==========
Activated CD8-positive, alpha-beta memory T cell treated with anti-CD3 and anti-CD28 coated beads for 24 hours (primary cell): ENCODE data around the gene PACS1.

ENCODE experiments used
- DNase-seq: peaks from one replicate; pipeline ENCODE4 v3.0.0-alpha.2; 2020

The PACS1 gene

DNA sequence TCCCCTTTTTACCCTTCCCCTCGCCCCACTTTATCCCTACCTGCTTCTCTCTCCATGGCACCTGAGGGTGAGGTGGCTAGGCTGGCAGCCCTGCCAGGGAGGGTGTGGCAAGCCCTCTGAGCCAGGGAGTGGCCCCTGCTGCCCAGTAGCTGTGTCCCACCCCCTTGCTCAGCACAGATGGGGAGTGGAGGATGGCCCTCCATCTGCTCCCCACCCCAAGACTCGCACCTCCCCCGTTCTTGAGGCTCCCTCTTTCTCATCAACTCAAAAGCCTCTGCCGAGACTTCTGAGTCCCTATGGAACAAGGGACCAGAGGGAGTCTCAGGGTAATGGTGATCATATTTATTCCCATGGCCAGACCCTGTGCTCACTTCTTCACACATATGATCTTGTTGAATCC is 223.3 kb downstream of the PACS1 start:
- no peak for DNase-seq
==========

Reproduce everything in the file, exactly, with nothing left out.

Activated CD8-positive, alpha-beta memory T cell treated with anti-CD3 and anti-CD28 coated beads for 24 hours (primary cell): ENCODE data around the gene PACS1.

ENCODE experiments used
- DNase-seq: peaks from one replicate; pipeline ENCODE4 v3.0.0-alpha.2; 2020

The PACS1 gene

DNA sequence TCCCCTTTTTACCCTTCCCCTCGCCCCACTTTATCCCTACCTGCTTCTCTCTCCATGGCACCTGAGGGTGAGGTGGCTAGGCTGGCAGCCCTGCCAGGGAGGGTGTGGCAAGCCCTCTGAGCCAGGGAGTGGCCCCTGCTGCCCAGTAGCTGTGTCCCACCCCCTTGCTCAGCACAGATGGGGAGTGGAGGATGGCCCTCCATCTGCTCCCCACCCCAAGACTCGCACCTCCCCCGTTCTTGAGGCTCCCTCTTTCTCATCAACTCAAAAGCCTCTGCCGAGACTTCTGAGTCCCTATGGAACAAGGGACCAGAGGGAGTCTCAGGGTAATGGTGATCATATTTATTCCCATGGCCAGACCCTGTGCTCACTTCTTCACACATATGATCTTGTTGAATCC is 223.3 kb downstream of the PACS1 start:
- no peak for DNase-seq